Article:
Tuesday, January 17, 2012

Back home finally

No I wasn't on the ship that sunk.  It doesn't surprise me that one ran aground while I was on a large ship.  After all, I was in Hawaii for the volcanic eruption and just got out of there when the sirens were blaring due to the tsunami.  If there's an earthquake, fire, or any other disaster it always happens the day after I was there.  Anyway, some of my friends and I went on a cruise.  We were supposed to go last year except the ship's engine room caught fire and the ship just floated around until tugs were able to pull it back to shore.  That was two months before we were supposed to go but the ship was still being repaired and the cruises for several months were cancelled.  Our trip was put off until this year.  My mom and nephew were also cruising with us.  Mom has been on many cruises, nephew none.  The only other cruise I was ever on was when mom and I went from Argentina to Falklands to Antarctica and back to Argentina.  That ship had 175 passengers, this one 3,500.  Way to many people for my taste.

While my friends spent their offshore time drinking, and drinking, and drinking, I did things more useful-although they would beg to differ.  I found an English speaking taxi driver and paid for a day in the life of a real San Lucas (aka Cabo) family and also a day in life of a Puerto Vallarta family.  I wanted to learn about their life style.  How they live, what they eat, day to day activities, etc.  Sure you can read it in a book but nothing beats paying someone $50 (minimum wage in Mexico is a little less than $6.00 a day...no wonder they want to come the the US) and then going to "live with them for a day".  Now in each of those cities you can find houses just like ours and larger, but that wasn't what I was looking for.  I wanted to hang out with what we would call the lower middle class.  I didn't want the extremely poor because I didn't think I'd learn enough.

My first adventure was with a taxi driver who was born in Cabo but the family moved to Santa Rosa, California when he was very young.  They lived there until he was 11.  His parents divorced and he moved back to Cabo with his mom and five of his brothers and sisters.  Two of his brothers stayed in Santa Rosa with the father.  So his English was good and he could understand my questions.  He was now married and had a little girl. 

I went to their home and hung out with his wife and daughter.  So technically she made the money.  He was able to go back out driving the taxi for a while.  Their home was a two room apartment in a triplex.  One room was the bedroom, the other the kitchen/sitting room.  The bathroom was very small with a shower, toilet, and sink.  There wasn't any storage space in the bathroom.  The bedroom had a built in closet which he was very proud of owning.  The kitchen had a small gas stove/oven and a refrigerator that was probably about 10 cubic feet.  There was a table with chairs around it and several rocking chairs, a sofa, and a small TV.  There was a row of cabinets and also a hutch that had storage.  The stove and hot water are heated with propane.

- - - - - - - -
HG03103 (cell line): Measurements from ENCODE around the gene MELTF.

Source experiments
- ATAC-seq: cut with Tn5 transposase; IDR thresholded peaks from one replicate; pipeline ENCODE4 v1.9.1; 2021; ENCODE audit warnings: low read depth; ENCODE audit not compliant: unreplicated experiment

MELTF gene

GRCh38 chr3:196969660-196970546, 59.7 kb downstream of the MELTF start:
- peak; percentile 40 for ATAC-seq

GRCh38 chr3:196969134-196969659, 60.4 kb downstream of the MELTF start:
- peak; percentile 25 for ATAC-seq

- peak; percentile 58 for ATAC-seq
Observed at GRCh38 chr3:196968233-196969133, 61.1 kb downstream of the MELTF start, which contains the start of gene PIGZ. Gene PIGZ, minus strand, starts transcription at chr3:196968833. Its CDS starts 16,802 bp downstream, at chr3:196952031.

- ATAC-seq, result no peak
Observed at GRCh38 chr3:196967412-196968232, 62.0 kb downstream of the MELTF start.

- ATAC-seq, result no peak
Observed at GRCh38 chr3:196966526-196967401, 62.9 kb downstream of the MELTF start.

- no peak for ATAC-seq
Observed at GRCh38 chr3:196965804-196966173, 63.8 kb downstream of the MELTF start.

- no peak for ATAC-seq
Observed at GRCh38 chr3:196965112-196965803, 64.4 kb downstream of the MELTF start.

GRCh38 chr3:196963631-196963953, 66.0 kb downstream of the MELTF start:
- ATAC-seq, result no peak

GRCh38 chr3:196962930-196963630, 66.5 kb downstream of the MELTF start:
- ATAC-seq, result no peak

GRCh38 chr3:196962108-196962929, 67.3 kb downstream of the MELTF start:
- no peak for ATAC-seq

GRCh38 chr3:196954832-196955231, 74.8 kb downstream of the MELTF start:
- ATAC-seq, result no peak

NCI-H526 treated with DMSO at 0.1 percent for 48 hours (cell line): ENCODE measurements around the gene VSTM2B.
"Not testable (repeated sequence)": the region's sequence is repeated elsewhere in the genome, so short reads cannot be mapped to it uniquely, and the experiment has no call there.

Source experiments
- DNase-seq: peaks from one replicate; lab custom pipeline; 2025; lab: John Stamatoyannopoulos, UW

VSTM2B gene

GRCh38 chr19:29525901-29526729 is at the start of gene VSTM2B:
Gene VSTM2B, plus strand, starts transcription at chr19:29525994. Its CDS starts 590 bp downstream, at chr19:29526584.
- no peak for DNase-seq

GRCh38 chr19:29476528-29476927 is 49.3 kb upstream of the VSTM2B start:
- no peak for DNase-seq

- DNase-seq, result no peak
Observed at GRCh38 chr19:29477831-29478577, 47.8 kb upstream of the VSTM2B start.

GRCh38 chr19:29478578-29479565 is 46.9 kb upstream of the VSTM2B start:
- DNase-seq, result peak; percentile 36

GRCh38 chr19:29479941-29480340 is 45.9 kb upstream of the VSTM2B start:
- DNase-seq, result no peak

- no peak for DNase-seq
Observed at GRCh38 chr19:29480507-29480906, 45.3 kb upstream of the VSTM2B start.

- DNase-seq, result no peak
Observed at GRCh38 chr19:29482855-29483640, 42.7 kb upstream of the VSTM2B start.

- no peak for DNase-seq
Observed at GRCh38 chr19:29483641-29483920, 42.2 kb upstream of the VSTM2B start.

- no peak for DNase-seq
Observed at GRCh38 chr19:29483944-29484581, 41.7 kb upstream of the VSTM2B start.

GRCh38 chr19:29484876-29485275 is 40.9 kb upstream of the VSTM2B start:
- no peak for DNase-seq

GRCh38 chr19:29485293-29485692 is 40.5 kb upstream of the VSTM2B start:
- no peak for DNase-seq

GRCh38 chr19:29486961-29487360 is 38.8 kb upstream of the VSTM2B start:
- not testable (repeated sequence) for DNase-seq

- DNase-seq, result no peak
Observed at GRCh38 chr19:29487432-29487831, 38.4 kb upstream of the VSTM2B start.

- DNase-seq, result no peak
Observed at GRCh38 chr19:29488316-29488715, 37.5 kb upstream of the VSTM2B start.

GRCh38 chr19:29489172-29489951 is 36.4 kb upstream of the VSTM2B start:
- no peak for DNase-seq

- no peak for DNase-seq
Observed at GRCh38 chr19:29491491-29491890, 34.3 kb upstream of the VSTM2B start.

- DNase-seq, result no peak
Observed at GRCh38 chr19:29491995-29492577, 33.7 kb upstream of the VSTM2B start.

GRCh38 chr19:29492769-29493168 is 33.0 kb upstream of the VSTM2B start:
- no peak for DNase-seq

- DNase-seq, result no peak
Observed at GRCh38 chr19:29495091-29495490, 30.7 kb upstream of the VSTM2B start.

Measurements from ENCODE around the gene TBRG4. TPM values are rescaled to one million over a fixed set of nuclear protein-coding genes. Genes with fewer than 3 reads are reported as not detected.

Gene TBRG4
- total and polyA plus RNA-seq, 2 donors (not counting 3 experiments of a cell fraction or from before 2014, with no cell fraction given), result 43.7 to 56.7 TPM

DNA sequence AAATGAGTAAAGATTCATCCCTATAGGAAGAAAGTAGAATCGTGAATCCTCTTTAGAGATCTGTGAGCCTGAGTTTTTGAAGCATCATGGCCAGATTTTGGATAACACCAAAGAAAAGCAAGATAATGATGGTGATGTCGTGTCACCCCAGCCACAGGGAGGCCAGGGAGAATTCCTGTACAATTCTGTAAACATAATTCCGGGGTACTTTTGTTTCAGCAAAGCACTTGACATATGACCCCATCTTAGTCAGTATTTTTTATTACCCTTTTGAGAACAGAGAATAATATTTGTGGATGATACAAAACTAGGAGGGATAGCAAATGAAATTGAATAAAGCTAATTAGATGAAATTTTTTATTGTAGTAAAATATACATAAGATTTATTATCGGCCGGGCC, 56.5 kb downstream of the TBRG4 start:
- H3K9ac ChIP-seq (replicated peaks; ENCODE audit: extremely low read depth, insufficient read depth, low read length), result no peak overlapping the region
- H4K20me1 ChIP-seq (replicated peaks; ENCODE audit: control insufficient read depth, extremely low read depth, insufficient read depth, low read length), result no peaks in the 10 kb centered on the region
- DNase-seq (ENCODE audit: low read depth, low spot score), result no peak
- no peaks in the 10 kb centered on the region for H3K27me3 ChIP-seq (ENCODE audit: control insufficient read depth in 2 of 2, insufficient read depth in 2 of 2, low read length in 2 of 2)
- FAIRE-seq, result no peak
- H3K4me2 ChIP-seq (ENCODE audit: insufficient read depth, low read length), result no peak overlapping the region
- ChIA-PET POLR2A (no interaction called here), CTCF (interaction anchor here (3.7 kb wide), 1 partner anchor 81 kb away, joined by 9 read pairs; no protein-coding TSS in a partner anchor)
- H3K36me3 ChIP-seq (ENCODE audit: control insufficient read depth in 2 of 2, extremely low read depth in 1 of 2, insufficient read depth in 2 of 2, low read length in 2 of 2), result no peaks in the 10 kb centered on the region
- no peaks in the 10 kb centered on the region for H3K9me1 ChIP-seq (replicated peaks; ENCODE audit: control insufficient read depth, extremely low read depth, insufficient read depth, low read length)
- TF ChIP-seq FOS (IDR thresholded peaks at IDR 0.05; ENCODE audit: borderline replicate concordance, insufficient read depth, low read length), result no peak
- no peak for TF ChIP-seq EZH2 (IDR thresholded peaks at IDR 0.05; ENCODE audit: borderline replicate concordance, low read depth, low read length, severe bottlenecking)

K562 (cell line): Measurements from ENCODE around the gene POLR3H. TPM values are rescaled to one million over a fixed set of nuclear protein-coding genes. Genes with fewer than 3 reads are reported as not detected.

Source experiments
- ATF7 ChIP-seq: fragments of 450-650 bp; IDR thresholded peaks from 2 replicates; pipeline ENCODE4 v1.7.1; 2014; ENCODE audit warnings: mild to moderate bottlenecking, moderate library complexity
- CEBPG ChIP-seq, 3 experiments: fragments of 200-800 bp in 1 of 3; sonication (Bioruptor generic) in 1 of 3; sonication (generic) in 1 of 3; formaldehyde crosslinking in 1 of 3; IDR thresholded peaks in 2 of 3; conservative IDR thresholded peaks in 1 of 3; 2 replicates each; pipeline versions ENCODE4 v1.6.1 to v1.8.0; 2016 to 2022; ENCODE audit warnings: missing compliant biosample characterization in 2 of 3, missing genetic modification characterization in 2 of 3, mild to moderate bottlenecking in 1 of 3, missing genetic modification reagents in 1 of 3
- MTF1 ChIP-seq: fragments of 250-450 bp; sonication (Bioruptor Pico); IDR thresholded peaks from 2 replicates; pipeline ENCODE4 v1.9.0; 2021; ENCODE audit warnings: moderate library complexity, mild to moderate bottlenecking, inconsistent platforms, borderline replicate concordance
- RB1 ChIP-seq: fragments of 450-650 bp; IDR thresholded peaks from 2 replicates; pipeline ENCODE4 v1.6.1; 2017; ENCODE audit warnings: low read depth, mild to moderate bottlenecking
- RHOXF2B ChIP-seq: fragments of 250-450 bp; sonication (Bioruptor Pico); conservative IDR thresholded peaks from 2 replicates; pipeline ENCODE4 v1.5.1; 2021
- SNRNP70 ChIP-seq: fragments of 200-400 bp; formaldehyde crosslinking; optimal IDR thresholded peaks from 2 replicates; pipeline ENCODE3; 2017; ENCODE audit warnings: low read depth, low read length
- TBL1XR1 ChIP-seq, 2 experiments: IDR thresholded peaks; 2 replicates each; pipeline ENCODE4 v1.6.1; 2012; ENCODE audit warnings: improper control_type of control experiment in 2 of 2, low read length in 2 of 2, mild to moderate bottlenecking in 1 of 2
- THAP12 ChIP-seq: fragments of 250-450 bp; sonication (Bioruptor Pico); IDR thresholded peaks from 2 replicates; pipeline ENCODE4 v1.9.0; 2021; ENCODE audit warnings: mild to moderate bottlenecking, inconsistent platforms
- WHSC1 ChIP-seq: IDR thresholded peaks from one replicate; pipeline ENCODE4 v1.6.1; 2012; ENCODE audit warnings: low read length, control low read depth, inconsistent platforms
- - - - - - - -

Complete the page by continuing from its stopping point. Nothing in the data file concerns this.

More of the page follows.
When I want propane for my 500 gallon tank I call up my propane guy and let him know it needs to be filled.  He will show up sometime during the week, fill the tank, and leave a bill on the back door.  Sometime within the month I'll send him the money.  That's not the way it goes there.  A truck drives around with very annoying music blaring out the speaker on top of the truck.  (Sort of like the ice cream truck) The back of the truck has propane tanks that he swaps out - they look to be about 30 gallons.  You have to flag him down, just like you do with the ice cream man.  You have to have cash.  Otherwise you wait until the next time the truck with the annoying music drives by.   They use the propane very sparingly because the price is about the same there as here.

Because the weather is good year round many of the homes don't have windows.  Now I'm not talking about the expensive homes.  I mean the homes of many of the regular folks.  They have big wooden shutters that open to the inside, which will close the place up at night but during the day the shutters are open and the world can see straight into the home.  Out in the countryside there were many homes that weren't much bigger that a storage shed.  Many of those had tin roofs and no doors or glass windows.  Other homes had tarps for the roofs. 

When taking into account how these people live in good times it's really easy to realize that we can live pretty well here in bad times.  In coming days I'll write about my cooking lessons, lousy Spanish, and my trip to Walmart. 


  1. Sounds like a great learning trip. Looking forward to the rest of the story.

  2. Sounds like went "off the beaten path" unlike your companions. I think you spent your time well. Very interesting post. Looking forward to the rest!

  3. I was so glad to see you are home again and posting! I enjoy reading the conversational way of writing which you use, it makes the learning more enjoyable.
    I only stumbled on your blog about two weeks ago, and read all the way back to the start quickly. Not only is your style of posting fun to read, but I particularly enjoy your personality and that your planning and daily living is real and accessible to use NOW...not just stockpiling and planning for when "IT" happens!
    It encourages me that you have chosen to make changes now in your daily life to contribute to your self sufficiency forever.
    So glad you are home. I am looking forward to learning more as you learn and making my families home a better safe harbor for our future.